One of the key tasks of the hiring company is to choose the right executive search firm. A wrong executive search firm may lead to wrong recruitment. Not all search firms are good, and not all good search firms are a perfect choice if they do not have experience from this kind of job/industry we are now talking about. Also, the hiring company must ensure that the executive search consultant has a correct understanding of the needs and wants of their client.

No one should ever recruit an executive-level director without a proper reference check. The reference check must always be done in the best interest of both the hiring company and the candidate. For instance, if something comes up that implies the job might be a risk for the candidate, this issue must be put on the table and be discussed with both parties. Also, of course, should it be the other way, a potential risk for the company. The goal must always be a win-win situation. I have done hundreds of reference checks, and in my mind, this is the only right way.

The Executive Search Firm

All executive search firms sell their services the best way they know how. After all, they are business companies just like their clients, but one should never give groundless promises that cannot be fulfilled to get a search assignment. Everything said and done must be based on honesty. I too, have, during my career, declined a search assignment when I felt I did not have the expertise needed for the job. The hiring manager was not exactly glad by my answer but highly respected my honesty, even to the degree he came back later and became a client of mine. It is also important to point out that an executive search firm is no parrot that repeats what the client is saying. On the contrary, a good search firm brings value added to the search process by its professional expertise and knowledge of the business world and recruiting market. The search consultant must ensure that he/she has the same understanding as the hiring company of the search assignment and the candidate they are looking for. At the end of the process, the executive search firms must ensure that the reference checks are made. Many executive search firms require that reference checks be part of the search process when they accept the search assignment.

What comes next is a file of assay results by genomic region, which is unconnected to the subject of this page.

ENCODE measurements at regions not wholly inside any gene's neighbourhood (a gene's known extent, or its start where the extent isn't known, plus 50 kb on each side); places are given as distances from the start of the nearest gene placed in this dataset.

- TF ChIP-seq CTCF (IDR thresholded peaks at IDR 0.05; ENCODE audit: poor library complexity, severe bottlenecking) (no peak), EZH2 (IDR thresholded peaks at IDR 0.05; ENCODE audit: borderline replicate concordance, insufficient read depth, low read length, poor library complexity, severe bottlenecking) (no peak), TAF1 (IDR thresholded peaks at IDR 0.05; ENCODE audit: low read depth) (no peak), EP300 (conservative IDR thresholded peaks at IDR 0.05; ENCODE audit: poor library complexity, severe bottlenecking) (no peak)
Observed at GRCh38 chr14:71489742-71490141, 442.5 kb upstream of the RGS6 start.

The Candidate

Every person is responsible for his/her doings, they say. And so it is, also in an executive search process. I believe that management group level executives know what executive search is about, what happens in the search process, whether it is worth joining, and what to pay attention to.

However, the “candidates” in an executive search process are not actively looking for a job. So, when a Headhunter calls them, this may have a strong “positive” impact on their self-esteem. On top of that, this may unexpectedly lead to the finals and even to becoming a winning candidate. Therefore, it is essential that they do things right, so you do not make a wrong decision by mistake.